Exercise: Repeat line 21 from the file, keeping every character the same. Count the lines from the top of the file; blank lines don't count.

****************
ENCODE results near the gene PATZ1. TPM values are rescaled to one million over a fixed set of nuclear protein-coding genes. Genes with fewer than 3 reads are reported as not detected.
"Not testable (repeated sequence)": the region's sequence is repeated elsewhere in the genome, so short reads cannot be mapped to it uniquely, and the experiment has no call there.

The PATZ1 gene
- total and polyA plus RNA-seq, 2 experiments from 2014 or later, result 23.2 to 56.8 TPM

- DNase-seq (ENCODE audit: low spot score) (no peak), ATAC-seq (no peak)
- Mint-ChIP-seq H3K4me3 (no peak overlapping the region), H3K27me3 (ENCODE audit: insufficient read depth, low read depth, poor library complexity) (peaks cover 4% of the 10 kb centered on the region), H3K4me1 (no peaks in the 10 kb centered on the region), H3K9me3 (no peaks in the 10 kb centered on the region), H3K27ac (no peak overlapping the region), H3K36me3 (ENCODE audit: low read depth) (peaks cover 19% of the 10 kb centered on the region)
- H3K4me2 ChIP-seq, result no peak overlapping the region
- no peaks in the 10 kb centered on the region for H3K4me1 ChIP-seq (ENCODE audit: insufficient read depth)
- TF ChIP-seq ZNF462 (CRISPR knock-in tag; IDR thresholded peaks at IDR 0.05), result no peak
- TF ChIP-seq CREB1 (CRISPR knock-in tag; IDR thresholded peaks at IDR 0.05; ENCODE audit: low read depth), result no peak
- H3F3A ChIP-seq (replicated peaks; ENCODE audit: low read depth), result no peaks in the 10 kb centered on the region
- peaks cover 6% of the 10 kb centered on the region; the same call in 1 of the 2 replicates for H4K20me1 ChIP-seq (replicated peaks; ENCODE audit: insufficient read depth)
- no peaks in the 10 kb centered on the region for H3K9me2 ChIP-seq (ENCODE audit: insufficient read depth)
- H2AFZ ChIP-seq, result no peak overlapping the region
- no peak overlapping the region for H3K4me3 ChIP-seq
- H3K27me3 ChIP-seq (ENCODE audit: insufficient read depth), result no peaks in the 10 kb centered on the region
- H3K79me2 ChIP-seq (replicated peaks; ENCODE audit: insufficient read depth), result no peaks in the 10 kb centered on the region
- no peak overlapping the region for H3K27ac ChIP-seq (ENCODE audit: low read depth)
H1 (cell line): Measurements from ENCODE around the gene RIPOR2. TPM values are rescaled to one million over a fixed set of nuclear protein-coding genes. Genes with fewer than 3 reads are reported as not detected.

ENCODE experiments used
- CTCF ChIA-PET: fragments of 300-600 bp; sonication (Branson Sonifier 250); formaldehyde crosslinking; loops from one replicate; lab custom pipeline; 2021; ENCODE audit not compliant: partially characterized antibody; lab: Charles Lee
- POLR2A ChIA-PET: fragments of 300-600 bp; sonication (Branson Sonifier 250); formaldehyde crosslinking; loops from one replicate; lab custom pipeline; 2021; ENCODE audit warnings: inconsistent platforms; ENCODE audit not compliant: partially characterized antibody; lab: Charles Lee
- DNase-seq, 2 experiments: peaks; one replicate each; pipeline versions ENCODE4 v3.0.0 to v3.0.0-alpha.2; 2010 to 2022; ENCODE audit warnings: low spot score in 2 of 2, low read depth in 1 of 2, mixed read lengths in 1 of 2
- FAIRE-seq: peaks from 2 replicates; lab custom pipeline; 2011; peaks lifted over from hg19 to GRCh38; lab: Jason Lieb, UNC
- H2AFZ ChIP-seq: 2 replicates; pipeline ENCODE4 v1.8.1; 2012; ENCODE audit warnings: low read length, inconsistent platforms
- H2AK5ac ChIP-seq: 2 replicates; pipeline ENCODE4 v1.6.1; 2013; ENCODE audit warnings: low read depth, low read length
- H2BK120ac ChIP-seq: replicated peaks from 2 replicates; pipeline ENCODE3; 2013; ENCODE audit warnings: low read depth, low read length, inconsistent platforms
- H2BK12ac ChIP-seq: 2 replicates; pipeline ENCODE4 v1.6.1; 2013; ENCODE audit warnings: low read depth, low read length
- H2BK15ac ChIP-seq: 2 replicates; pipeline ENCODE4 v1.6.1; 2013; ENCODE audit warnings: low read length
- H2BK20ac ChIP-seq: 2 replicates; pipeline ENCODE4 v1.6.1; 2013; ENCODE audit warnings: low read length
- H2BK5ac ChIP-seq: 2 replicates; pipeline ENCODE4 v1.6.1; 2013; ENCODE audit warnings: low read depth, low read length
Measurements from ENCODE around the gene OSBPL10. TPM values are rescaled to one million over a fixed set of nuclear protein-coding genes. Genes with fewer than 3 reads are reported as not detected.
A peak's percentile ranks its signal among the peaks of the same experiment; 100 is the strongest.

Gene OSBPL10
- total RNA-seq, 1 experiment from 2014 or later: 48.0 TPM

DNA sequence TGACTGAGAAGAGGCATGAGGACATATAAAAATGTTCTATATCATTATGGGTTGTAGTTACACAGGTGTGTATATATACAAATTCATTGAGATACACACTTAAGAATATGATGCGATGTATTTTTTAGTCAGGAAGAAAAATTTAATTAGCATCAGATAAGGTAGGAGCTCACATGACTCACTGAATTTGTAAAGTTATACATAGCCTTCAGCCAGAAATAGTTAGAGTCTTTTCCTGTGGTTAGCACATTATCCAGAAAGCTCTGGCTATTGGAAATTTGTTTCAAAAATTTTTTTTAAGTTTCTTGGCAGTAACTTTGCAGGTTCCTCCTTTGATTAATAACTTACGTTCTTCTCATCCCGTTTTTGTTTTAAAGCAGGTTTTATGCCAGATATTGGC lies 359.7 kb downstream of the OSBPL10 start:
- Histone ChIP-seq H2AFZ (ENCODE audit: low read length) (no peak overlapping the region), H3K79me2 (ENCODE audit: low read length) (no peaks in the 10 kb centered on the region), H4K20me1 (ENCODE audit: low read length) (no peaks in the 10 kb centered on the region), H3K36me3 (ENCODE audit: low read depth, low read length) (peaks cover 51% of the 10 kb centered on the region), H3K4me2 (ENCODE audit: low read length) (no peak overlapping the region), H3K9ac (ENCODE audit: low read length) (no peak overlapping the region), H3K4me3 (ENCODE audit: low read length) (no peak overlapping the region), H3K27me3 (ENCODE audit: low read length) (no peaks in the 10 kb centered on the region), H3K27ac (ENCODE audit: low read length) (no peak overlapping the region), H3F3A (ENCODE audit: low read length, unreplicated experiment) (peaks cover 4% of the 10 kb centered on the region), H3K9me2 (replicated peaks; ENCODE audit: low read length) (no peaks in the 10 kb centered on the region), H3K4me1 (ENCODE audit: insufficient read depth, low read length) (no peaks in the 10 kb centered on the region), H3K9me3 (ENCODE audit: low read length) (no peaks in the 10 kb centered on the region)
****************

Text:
- CTCF ChIA-PET: fragments of 300-600 bp; sonication (Branson Sonifier 250); formaldehyde crosslinking; loops from one replicate; lab custom pipeline; 2021; ENCODE audit not compliant: partially characterized antibody; lab: Charles Lee